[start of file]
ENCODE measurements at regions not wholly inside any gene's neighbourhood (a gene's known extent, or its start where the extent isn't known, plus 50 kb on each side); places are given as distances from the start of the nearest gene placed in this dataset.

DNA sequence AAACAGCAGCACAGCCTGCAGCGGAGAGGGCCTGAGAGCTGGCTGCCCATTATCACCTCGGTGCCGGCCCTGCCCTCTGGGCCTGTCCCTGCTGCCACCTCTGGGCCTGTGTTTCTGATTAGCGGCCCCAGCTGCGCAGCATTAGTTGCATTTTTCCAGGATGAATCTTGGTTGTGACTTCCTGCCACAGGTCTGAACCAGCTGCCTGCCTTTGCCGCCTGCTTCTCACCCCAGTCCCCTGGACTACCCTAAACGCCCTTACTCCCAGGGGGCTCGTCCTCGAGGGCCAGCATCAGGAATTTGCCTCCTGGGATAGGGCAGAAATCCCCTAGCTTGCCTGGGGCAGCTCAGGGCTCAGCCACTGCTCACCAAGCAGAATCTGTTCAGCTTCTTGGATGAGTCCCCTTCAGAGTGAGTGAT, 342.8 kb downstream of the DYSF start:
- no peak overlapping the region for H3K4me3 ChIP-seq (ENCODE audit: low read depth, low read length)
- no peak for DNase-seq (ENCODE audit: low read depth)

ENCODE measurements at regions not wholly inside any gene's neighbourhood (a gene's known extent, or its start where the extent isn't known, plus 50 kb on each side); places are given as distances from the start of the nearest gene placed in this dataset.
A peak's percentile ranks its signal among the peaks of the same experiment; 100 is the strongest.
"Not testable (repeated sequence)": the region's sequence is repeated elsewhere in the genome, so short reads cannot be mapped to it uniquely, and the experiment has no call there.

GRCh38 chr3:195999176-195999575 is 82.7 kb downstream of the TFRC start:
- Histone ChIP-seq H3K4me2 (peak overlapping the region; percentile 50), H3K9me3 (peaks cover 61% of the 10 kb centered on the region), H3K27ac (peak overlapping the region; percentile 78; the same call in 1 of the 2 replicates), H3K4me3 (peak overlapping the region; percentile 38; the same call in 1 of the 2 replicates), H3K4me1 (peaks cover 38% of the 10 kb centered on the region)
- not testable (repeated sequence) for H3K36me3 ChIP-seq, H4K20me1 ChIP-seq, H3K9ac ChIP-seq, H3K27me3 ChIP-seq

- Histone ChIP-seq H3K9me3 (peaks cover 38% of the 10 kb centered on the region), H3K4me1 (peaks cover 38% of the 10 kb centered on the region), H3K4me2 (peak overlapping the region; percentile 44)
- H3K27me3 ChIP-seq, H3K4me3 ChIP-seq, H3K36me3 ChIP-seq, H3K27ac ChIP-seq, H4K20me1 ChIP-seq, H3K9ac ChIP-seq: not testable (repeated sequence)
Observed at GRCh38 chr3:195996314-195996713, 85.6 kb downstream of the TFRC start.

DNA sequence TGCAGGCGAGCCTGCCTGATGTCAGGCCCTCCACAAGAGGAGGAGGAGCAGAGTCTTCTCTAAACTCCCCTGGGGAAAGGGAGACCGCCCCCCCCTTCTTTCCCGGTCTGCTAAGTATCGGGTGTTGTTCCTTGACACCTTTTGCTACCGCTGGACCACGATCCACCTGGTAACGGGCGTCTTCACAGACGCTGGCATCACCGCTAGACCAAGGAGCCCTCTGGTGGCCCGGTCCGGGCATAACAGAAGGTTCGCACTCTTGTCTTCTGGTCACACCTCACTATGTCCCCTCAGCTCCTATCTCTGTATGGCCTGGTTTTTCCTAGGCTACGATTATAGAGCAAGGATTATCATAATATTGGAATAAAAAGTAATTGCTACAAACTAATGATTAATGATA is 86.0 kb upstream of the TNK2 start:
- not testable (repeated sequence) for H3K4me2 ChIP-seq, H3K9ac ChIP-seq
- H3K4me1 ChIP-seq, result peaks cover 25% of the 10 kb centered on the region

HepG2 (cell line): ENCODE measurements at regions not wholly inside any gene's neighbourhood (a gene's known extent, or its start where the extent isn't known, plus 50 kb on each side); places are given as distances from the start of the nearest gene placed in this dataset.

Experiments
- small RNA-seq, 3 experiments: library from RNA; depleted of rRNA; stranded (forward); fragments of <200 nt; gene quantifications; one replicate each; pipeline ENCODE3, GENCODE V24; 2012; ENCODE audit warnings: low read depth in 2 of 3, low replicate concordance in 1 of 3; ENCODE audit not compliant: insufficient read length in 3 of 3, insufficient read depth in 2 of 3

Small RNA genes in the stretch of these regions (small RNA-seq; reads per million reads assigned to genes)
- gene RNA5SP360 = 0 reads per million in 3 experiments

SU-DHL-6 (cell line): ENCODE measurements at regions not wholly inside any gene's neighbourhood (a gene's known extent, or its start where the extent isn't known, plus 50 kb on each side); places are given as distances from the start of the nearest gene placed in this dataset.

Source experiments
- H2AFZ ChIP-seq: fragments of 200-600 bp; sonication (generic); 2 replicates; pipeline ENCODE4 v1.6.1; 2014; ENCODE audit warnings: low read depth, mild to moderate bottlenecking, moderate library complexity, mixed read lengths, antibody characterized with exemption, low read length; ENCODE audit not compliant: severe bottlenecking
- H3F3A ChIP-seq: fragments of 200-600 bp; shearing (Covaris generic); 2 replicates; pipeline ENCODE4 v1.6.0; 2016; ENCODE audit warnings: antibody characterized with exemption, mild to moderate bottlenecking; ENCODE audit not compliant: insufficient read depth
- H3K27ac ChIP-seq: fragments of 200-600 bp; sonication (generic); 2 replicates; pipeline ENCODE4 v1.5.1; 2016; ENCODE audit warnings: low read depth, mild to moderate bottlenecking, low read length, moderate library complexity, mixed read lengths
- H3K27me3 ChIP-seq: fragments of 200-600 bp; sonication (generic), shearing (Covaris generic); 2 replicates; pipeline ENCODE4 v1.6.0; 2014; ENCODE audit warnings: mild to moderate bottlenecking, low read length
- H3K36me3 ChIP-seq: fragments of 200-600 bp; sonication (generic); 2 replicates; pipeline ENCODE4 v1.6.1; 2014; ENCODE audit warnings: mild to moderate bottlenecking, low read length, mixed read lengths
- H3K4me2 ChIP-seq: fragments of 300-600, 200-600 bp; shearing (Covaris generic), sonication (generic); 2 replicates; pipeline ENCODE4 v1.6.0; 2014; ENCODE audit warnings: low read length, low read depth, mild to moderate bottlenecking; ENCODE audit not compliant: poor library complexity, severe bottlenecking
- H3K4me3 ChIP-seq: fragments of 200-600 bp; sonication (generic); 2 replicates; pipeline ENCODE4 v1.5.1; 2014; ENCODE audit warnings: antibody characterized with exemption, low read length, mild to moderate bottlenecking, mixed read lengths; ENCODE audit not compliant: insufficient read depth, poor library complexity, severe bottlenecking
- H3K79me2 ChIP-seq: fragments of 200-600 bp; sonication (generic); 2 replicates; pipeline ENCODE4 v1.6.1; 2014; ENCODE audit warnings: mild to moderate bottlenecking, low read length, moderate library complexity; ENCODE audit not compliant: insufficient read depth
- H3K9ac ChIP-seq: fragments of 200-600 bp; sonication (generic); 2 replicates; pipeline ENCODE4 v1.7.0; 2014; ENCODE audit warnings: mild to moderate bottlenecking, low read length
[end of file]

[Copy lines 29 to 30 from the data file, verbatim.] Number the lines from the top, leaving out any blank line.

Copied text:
- H3K4me2 ChIP-seq: fragments of 300-600, 200-600 bp; shearing (Covaris generic), sonication (generic); 2 replicates; pipeline ENCODE4 v1.6.0; 2014; ENCODE audit warnings: low read length, low read depth, mild to moderate bottlenecking; ENCODE audit not compliant: poor library complexity, severe bottlenecking
- H3K4me3 ChIP-seq: fragments of 200-600 bp; sonication (generic); 2 replicates; pipeline ENCODE4 v1.5.1; 2014; ENCODE audit warnings: antibody characterized with exemption, low read length, mild to moderate bottlenecking, mixed read lengths; ENCODE audit not compliant: insufficient read depth, poor library complexity, severe bottlenecking